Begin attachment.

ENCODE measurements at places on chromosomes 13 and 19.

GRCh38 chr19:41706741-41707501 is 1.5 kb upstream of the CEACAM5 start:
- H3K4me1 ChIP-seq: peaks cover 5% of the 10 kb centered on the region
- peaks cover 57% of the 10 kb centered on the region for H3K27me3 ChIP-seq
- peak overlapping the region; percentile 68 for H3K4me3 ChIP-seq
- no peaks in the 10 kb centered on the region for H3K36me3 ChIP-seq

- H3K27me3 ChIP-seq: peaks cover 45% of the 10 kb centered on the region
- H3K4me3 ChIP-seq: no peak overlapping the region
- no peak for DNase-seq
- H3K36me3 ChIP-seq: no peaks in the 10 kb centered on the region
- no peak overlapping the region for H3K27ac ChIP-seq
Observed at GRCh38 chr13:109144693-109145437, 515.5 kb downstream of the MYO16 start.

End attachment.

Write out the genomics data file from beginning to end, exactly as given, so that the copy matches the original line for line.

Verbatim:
ENCODE measurements at places on chromosomes 13 and 19.

GRCh38 chr19:41706741-41707501 is 1.5 kb upstream of the CEACAM5 start:
- H3K4me1 ChIP-seq: peaks cover 5% of the 10 kb centered on the region
- peaks cover 57% of the 10 kb centered on the region for H3K27me3 ChIP-seq
- peak overlapping the region; percentile 68 for H3K4me3 ChIP-seq
- no peaks in the 10 kb centered on the region for H3K36me3 ChIP-seq

- H3K27me3 ChIP-seq: peaks cover 45% of the 10 kb centered on the region
- H3K4me3 ChIP-seq: no peak overlapping the region
- no peak for DNase-seq
- H3K36me3 ChIP-seq: no peaks in the 10 kb centered on the region
- no peak overlapping the region for H3K27ac ChIP-seq
Observed at GRCh38 chr13:109144693-109145437, 515.5 kb downstream of the MYO16 start.